Towards the end of last year I walked away from a consulting opportunity with a client. Long story short, during the contracting phase it was becoming obvious that they were expecting me to be accountable for the successful implementation of their change – no matter what! It was actually a liberating feeling as I upheld my values and beliefs about the role of consultants and more importantly, the role of internal leaders, sponsors and those impacted by the change. This blog is more a sharing of my reflections and musings.

As I have got older and more comfortable in my professional skin, I have come to realise that it is not my role to create success for my clients. I no longer measure my success only by their success or happiness. Now I know that sounds incredibly arrogant, so hear me out. 

In my younger days I felt it was my responsibility to ensure that the desired client outcomes were always met. That we achieved the detailed goals of a workshop, or the flawless implementation of a change project. We would create the perfect plan full of roadmaps, stage gates and a plethora of performance metrics. And in my mind people would happily wonder down the pathway to success, why wouldn’t they? I would run team sessions so tightly that we completed everything so that the team leader got the predefined output they wanted.

On reflection, why approach to the work was a need for professional validation by others. As an example, I would ask participants to leave their baggage at the door, misguided by a belief that they would then be “present”. My request was really driven by a desire to make my task easier. I displayed little regard for their valuable ‘here and now’ experiences and the importance of bringing the outside in. I had a path and brilliant plan that I needed others to follow.

In recent years I have read, and reflected, more on ego – my ego – and how this has influenced my approach to work. Those who know me well will know that deep humility is a virtue I need to continue to working on. I have also been learning not to have teams and clients transfer what is their accountability onto me (that is transference). 

So why the long preamble? Stick with me.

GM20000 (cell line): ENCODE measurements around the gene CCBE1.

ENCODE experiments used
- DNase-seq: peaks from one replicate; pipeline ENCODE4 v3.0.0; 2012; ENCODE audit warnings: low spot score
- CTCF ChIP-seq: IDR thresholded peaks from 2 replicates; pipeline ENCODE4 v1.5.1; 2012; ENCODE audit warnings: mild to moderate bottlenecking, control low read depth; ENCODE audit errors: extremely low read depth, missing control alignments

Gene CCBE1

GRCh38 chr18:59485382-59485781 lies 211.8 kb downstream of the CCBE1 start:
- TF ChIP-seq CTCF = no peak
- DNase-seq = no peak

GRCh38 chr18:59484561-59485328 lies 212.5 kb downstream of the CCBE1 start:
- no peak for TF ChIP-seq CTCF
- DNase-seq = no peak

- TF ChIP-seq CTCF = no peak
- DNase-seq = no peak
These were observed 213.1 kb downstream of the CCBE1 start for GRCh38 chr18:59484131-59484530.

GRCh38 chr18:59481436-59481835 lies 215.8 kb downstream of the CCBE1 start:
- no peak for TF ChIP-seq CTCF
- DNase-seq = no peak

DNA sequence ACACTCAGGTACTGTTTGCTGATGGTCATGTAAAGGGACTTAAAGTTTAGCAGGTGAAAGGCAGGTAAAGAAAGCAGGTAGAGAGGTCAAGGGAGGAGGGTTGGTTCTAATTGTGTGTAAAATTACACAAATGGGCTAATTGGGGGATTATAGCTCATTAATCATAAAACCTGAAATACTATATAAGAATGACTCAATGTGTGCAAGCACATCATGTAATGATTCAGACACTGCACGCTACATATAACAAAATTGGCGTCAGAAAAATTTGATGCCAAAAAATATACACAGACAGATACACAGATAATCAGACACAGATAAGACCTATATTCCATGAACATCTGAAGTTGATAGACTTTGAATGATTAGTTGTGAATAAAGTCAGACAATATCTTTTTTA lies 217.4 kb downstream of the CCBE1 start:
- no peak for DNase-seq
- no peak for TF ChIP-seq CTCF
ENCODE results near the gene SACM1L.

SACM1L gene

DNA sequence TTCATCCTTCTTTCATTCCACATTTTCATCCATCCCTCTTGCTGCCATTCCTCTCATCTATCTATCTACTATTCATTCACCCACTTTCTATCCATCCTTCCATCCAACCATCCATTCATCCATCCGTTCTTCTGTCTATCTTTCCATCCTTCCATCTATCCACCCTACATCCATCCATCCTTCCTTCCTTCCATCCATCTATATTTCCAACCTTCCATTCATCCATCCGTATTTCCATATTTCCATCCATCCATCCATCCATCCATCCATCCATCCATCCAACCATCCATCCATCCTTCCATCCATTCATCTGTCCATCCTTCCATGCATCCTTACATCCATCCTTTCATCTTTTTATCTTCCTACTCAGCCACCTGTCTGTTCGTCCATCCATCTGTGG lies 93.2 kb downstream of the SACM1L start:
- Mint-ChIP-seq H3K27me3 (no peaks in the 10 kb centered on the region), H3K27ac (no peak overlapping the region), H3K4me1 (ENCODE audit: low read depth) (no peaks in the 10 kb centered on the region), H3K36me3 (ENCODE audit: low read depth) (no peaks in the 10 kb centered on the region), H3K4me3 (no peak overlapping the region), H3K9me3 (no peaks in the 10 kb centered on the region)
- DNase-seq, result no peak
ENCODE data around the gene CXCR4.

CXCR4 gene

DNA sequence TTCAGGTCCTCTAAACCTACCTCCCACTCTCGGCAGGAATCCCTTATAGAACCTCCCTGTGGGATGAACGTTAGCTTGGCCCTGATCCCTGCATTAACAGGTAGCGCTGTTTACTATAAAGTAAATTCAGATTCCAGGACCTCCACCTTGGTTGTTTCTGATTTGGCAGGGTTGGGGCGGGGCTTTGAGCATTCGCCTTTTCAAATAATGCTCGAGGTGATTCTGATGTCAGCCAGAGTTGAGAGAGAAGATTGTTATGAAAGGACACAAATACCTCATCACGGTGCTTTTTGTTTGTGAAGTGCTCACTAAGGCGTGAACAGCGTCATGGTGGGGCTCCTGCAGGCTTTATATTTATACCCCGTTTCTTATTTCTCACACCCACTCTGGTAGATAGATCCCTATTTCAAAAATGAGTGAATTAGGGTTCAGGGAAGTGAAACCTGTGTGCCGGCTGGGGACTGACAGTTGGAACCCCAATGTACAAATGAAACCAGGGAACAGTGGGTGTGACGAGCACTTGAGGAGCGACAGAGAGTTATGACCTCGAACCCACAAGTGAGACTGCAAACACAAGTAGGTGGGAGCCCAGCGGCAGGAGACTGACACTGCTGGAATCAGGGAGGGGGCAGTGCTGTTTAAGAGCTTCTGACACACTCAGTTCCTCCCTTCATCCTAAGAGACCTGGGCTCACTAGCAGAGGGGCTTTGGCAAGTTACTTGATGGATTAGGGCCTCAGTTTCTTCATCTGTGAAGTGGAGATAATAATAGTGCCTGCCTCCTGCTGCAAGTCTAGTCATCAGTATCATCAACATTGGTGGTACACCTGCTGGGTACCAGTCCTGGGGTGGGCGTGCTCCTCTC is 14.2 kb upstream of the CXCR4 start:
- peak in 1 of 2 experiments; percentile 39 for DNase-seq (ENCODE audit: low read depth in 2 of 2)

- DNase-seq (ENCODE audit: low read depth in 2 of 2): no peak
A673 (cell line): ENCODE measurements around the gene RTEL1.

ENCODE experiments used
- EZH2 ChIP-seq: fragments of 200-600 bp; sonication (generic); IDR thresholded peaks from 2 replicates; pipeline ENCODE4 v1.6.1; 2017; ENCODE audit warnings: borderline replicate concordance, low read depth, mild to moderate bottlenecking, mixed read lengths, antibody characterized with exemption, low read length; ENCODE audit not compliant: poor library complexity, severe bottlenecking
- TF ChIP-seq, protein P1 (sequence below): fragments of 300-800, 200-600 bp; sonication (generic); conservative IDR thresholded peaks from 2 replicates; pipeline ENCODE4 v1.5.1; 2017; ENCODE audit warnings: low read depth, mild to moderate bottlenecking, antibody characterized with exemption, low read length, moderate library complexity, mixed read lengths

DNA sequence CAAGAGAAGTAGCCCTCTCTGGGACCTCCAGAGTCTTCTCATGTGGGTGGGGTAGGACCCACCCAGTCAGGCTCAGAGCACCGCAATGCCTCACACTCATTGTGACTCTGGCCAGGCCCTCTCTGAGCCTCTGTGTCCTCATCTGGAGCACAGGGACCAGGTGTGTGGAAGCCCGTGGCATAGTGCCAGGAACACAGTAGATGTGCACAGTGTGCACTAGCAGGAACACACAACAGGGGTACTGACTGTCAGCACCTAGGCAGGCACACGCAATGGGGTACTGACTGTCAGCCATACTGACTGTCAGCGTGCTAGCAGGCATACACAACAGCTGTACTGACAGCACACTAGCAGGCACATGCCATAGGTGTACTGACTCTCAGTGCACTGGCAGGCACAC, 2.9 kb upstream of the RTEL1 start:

As a consultant, internal or external, I have become comfortable with expressing that I cannot make your team, your department or your organisation do or become as you would like. In fact, nor can you. As Peter Sense wrote: “Most leadership strategies are doomed to failure from the outset. Leaders instigating change are like gardeners standing over their plants imploring them: Grow! Try harder, you can do it”.

I see my role as helping create, or better still co-create, the conditions so that individuals are encouraged to choose a desired course of action. Hopefully the same course that the leader is on.

What do I mean by conditions?

In simple terms, conditions are those few factors that need to be in place order for a desired outcome to occur. A metaphor I like to use is that it is the fertile soil that then gives a chance that the plants might grow; however at the end of the day I cannot make them grow – my garden at home is testament to that.

Conditions magnify the opportunity for choice, or agency.

What do I mean by agency?

In social science, agency is defined as the capacity of individuals to act independently and to make their own free choices. All action, even doing nothing, is a choice.

There are many benefits to creating the conditions for agency. Daniel Pink, in his book Drive, argues that people are happy, engaged, productive, and creative when they are intrinsically motivated. Agency contributes to that intrinsic motivation. Without agency, we cannot develop mastery, autonomy, or personal purpose. Without agency our commitment to outcomes is limited and accountability diminished. In short, with out agency, change generally doesn’t stick.

But what does all this mean?

Glad you asked. In short, it has changed the way that I approach my work and engage with my clients. I work more as a partner tapping into my experience to provide insights, proven approaches and ideas that are appropriate for the context of my client. We spend time exploring the organisation system and the required conditions for success before jumping into activity and task. We also are more mindful of the agency being created and choices that are on offer and the potential consequences for making certain choices. I have been amazed by the creativity that emerges from the most unexpected parts of the organisation when allowed the opportunity and given voice.

Finally, I have also learnt to resist the need to be the problem solver, and rather sit alongside my clients. All in all, this makes my work more enjoyable and I hope my clients appreciate working with me in this way.

References and Further Reading

Senge, P. M. (1999). The dance of change: The challenges of sustaining momentum in learning organizations. New York: Currency/Doubleday.

Pink, D. H. (2009). Drive: The surprising truth about what motivates us.

Want to know more?

If you found this post interesting, please share and feel free to contact us.

Contact Us
Privacy Preferences
When you visit our website, it may store information through your browser from specific services, usually in form of cookies. Here you can change your privacy preferences. Please note that blocking some types of cookies may impact your experience on our website and the services we offer.